4 Stanislav Sucharda, Ten Years Anniversary plaque of the Gesellschaft zur Förderung der österreichischen Medaillenkunst und Kleinplastik, 1912. Private collection (photograph © Prokop Paul)

[12] The heightened tension between Vienna, which was attempting to suppress Czech ambitions, and Prague also repeatedly manifested itself in disputes about filling vacant academic and official positions, with the key criterion being the nationality or degree of loyalty of the applicant. The ministry in Vienna repeatedly preferred artists who were loyal to the Monarchy, and often very conservative. A well-known example of this was the refusal (on two occasions) to appoint Jože Plečnik as a professor at the Academy of Fine Arts in Vienna, in spite of the fact that he had been proposed primo unico loco by the body of professors there.33 In Prague the nationality of applicants was also a frequent cause of controversy and protests. Displays of opposition could result in the expulsion of protesting students and reprimands for teaching staff who supported them, as happened in 1900 with the appointment of Rudolf Ottenfeld. The prominent Czech patron of the arts, the architect Josef Hlávka, died in March 1908 while he was working on a paper opposing the establishment of a German branch of the Prague Academy, which the Ministry of Culture and Education was trying to push through at the time.

[13] Disputes between Czech- and German-speaking colleagues or between conservative and modern artists also broke out in the Fine Arts Department of the Czech Academy, from which Sucharda and Švabinský resigned in 1909 in protest against the award of the annual prize to the conservative František Ženíšek rather than to Jan Preisler.34 An equally tense atmosphere prevailed in the board of trustees of the Modern Gallery, which had separate German and Czech sections, each of which decided on the purchase of artworks. Sucharda was a member of the Czech section for many years, and he persistently campaigned for objectivity and an appropriate representation of differing artistic opinions.35

National monuments

[14] Czech monumental sculpture reached its peak with three national monuments created in Prague at the beginning of the 20th century – significantly later than similar memorials in other European countries. The works in question were statues of St Wenceslas, Jan Hus, and František Palacký. While the Provincial Assembly of Bohemia had the first one made, the other two were commissioned by the City of Prague.36 Although the design by Bohuslav Schnirch was the most successful in the final competition for the St Wenceslas monument, the project was eventually entrusted to Myslbek, who had influential backers on his side. However, it is also possible that Schnirch’s overly obvious orientation towards the Munich sculpture scene disqualified him. While Myslbek’s statue of St Wenceslas was fully in keeping with the traditional concept of monuments, the other two national monuments in Prague were unique in their conception. Their final appearance differed considerably from the original designs submitted for the competitions in 1900 and 1901. The Hus monument was the work of Ladislav Šaloun (1870–1946), who trained under Bohuslav Schnirch and Tomáš Seidan, and who was the only leading sculptor of his generation to successfully avoid Myslbek’s dictates. Šaloun’s not particularly progressive oeuvre remained permanently in the thrall of Art Nouveau symbolism.37 However, the final version of his Hus monument, just like Sucharda’s statue of František Palacký,38 strongly reflects the style of Auguste Rodin, the principles of which – appropriate for smaller, more intimate subjects – are here monumentalised and transposed for the purpose of monuments to national history.39 Both these "restless" Prague monuments, whose concept is anomalous in the context of Europe as a whole, are characterised by a dynamic composition, the exalted nature of most of the figures, and the Impressionistic texture of the surfaces (Fig. 5).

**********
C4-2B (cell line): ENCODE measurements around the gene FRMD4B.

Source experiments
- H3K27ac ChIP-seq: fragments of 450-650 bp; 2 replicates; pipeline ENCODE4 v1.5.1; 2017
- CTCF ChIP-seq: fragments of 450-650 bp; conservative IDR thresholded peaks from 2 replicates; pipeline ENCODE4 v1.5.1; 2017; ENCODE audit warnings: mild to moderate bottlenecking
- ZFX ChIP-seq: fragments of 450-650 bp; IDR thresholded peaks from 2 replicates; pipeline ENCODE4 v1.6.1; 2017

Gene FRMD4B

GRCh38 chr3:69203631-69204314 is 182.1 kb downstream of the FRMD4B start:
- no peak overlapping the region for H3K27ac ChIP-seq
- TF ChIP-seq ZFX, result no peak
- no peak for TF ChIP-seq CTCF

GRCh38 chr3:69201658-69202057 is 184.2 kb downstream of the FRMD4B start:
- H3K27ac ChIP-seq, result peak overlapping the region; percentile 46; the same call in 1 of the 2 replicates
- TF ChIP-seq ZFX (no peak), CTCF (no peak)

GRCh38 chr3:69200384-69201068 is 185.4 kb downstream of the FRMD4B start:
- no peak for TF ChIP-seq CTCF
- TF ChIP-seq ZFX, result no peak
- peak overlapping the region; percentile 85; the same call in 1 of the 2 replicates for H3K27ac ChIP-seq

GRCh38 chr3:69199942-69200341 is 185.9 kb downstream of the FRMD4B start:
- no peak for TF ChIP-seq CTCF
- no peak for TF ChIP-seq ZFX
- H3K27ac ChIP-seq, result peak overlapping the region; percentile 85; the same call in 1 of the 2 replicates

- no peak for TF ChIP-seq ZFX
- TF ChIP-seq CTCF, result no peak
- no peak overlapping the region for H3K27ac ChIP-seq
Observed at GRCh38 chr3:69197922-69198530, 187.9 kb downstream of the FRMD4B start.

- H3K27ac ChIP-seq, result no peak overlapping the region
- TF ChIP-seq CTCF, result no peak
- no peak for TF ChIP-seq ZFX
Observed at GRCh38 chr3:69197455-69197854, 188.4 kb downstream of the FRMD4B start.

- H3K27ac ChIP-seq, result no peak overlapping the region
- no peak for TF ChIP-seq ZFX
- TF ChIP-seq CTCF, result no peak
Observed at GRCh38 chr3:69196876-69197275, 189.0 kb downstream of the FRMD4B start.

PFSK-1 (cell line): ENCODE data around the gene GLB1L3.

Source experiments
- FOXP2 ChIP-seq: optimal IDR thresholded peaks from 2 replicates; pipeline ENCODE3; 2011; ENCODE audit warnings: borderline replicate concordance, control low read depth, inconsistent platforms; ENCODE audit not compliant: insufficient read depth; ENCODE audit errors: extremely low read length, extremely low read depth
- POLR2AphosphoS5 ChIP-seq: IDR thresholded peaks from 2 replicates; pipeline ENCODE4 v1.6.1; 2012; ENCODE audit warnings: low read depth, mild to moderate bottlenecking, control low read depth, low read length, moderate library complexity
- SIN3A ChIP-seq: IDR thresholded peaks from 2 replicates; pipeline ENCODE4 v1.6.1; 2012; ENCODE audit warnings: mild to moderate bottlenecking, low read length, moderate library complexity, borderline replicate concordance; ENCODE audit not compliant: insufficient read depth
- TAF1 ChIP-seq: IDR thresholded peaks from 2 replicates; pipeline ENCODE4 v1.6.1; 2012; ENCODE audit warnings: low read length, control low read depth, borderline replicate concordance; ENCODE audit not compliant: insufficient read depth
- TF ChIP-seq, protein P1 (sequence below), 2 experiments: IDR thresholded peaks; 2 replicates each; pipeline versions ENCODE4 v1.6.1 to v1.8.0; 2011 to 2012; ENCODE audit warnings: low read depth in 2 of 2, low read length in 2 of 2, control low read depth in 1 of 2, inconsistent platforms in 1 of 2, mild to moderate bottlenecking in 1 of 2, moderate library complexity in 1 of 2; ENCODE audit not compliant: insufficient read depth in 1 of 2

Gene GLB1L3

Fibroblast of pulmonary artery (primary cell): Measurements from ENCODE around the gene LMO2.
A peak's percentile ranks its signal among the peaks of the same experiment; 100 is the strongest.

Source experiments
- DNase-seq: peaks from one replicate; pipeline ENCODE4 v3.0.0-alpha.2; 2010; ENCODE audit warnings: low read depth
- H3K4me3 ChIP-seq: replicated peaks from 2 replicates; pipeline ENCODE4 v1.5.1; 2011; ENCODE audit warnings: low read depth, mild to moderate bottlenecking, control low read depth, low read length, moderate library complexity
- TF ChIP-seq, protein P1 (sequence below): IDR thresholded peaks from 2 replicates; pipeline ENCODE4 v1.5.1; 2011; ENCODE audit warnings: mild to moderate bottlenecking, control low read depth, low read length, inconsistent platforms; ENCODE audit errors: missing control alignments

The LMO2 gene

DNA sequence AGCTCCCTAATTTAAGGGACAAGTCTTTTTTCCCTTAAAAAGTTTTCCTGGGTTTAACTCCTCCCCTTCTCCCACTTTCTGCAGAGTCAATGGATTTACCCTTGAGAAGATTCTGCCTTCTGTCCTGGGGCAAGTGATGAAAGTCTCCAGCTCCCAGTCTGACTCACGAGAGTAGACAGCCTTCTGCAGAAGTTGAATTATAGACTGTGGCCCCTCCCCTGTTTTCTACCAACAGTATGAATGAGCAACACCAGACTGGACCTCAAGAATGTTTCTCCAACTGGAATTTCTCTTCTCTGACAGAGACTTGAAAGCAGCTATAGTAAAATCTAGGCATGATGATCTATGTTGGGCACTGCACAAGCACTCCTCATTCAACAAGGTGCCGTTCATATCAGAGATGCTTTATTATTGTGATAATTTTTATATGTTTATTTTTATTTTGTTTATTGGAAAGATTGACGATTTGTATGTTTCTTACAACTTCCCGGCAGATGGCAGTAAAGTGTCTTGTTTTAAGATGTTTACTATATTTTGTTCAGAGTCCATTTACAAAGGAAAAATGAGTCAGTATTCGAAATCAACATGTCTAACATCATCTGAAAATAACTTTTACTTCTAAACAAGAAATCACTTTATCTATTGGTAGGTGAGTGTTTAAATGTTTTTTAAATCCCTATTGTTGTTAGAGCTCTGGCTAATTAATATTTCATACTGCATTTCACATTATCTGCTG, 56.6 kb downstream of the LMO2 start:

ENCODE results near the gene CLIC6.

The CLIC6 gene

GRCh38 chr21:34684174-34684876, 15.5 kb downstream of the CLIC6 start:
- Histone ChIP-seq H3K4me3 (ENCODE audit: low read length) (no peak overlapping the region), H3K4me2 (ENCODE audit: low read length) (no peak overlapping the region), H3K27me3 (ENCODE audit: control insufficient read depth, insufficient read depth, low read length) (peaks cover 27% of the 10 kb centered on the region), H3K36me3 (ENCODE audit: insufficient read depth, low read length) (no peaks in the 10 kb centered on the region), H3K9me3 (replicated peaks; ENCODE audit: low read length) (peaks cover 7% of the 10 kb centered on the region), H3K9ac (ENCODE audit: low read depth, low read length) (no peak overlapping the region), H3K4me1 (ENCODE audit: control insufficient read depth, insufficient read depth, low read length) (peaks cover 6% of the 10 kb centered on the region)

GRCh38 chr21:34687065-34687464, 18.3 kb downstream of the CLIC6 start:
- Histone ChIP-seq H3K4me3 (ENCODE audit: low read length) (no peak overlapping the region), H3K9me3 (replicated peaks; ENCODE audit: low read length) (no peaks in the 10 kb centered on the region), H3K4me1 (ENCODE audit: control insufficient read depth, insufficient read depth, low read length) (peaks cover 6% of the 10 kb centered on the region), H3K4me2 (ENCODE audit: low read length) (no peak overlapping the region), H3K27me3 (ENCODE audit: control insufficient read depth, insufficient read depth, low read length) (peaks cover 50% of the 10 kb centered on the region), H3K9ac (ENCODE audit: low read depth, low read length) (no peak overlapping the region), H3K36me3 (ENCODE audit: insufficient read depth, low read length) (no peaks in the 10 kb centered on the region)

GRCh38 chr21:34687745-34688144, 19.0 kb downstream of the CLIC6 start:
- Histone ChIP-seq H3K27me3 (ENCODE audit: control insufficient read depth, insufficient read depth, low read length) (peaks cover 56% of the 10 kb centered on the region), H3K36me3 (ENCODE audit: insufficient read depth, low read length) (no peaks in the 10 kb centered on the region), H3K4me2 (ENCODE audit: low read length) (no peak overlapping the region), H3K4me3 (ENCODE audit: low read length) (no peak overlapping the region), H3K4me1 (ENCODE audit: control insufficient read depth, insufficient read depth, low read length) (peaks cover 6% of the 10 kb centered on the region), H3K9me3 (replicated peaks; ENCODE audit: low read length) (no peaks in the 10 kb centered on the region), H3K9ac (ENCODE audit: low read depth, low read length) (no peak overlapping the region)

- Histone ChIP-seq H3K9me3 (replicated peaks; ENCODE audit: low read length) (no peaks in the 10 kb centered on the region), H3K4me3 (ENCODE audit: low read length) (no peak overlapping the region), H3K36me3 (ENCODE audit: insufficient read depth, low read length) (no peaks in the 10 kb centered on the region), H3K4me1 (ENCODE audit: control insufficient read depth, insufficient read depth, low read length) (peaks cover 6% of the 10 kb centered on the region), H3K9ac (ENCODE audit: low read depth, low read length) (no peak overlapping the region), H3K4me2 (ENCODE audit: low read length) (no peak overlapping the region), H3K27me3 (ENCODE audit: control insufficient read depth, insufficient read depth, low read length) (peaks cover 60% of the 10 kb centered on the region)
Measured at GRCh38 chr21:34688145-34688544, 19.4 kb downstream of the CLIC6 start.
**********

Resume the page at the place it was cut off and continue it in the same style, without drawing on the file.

5 Stanislav Sucharda, design for the František Palacký Monument, 1901. Private collection (photograph © Martin Krummholz)

Furthermore, in both cases the city of Prague clearly formulated in advance a categorical condition for any form of participation in their creation: the "Czech nationality" of all those involved.

[15] The relatively lengthy time that elapsed before the completion of the Prague monuments of Hus (1900–1915) and Palacký (1901–1912) was the cause of the generally negative reaction that followed soon after they were unveiled.40 For at the end of the first decade of the 20th century Czech modern sculpture underwent a development of unprecedented intensity.41 As early as 1905/1906, Rodin’s emotion and expression began to give way to a new idealisation characterised by carefully thought-out material structure, solid shapes, and smooth bulks. The pioneer of this new sculptural approach in the Czech milieu was Jan Štursa (1880–1925). During a period spent working in Berlin (1898/1899), he had the opportunity to become acquainted with modern German and French sculpture, which was often exhibited there at that time.42 In spite of the evident pre-eminence of Aristide Maillol, whose works inspired Štursa (Fig. 6), the role of principal apostle of this new, abstract, and synthetic approach in the Czech lands was played by Antoine Bourdelle, a retrospective exhibition of whose works was staged by the Mánes Fine Arts Association in 1909.43